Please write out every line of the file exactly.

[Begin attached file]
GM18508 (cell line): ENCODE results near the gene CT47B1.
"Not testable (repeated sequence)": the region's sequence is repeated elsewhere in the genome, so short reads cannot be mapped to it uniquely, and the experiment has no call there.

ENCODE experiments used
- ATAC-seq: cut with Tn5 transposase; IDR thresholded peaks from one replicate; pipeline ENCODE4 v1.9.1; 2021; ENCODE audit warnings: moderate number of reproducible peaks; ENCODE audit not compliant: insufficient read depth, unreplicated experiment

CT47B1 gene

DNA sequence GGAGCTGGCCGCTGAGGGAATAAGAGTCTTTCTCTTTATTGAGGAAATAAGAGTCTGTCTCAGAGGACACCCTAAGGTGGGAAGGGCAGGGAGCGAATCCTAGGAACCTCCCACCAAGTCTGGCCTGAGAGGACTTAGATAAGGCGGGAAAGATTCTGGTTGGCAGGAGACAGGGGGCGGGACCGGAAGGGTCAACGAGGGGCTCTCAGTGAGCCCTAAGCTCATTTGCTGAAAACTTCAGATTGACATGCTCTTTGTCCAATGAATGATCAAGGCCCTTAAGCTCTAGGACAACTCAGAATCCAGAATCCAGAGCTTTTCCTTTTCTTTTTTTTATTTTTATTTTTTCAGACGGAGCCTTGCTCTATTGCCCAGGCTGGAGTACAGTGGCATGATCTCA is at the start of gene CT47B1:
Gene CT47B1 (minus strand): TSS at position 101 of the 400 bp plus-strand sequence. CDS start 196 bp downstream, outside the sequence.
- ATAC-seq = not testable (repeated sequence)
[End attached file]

GM18508 (cell line): ENCODE results near the gene CT47B1.
"Not testable (repeated sequence)": the region's sequence is repeated elsewhere in the genome, so short reads cannot be mapped to it uniquely, and the experiment has no call there.

ENCODE experiments used
- ATAC-seq: cut with Tn5 transposase; IDR thresholded peaks from one replicate; pipeline ENCODE4 v1.9.1; 2021; ENCODE audit warnings: moderate number of reproducible peaks; ENCODE audit not compliant: insufficient read depth, unreplicated experiment

CT47B1 gene

DNA sequence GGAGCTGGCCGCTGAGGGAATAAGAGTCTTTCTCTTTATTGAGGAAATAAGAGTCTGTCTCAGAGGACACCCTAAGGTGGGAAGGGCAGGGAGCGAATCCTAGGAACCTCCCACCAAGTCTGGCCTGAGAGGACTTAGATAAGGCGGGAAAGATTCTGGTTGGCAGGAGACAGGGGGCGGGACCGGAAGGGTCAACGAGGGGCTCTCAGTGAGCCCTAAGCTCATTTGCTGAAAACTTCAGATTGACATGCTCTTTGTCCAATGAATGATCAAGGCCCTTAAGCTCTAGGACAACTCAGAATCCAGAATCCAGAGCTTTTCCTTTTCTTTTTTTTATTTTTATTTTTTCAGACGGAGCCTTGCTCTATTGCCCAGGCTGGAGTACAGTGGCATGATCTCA is at the start of gene CT47B1:
Gene CT47B1 (minus strand): TSS at position 101 of the 400 bp plus-strand sequence. CDS start 196 bp downstream, outside the sequence.
- ATAC-seq = not testable (repeated sequence)